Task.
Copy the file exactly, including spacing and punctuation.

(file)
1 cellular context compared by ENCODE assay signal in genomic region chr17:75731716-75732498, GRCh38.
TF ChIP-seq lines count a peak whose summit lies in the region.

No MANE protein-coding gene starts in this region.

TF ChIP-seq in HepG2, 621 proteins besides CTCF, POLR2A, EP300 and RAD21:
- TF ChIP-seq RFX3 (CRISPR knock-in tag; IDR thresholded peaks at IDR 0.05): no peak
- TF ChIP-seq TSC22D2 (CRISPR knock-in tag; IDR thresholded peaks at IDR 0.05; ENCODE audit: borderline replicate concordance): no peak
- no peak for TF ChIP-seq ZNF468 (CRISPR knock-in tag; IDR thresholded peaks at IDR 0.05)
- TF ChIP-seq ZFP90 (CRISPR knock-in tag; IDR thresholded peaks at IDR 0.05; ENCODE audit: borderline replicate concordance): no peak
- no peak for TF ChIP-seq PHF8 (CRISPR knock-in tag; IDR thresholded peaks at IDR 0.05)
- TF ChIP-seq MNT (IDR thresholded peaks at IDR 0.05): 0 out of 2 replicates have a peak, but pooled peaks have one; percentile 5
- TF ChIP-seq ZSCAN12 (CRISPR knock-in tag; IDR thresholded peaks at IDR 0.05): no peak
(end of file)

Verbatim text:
1 cellular context compared by ENCODE assay signal in genomic region chr17:75731716-75732498, GRCh38.
TF ChIP-seq lines count a peak whose summit lies in the region.

No MANE protein-coding gene starts in this region.

TF ChIP-seq in HepG2, 621 proteins besides CTCF, POLR2A, EP300 and RAD21:
- TF ChIP-seq RFX3 (CRISPR knock-in tag; IDR thresholded peaks at IDR 0.05): no peak
- TF ChIP-seq TSC22D2 (CRISPR knock-in tag; IDR thresholded peaks at IDR 0.05; ENCODE audit: borderline replicate concordance): no peak
- no peak for TF ChIP-seq ZNF468 (CRISPR knock-in tag; IDR thresholded peaks at IDR 0.05)
- TF ChIP-seq ZFP90 (CRISPR knock-in tag; IDR thresholded peaks at IDR 0.05; ENCODE audit: borderline replicate concordance): no peak
- no peak for TF ChIP-seq PHF8 (CRISPR knock-in tag; IDR thresholded peaks at IDR 0.05)
- TF ChIP-seq MNT (IDR thresholded peaks at IDR 0.05): 0 out of 2 replicates have a peak, but pooled peaks have one; percentile 5
- TF ChIP-seq ZSCAN12 (CRISPR knock-in tag; IDR thresholded peaks at IDR 0.05): no peak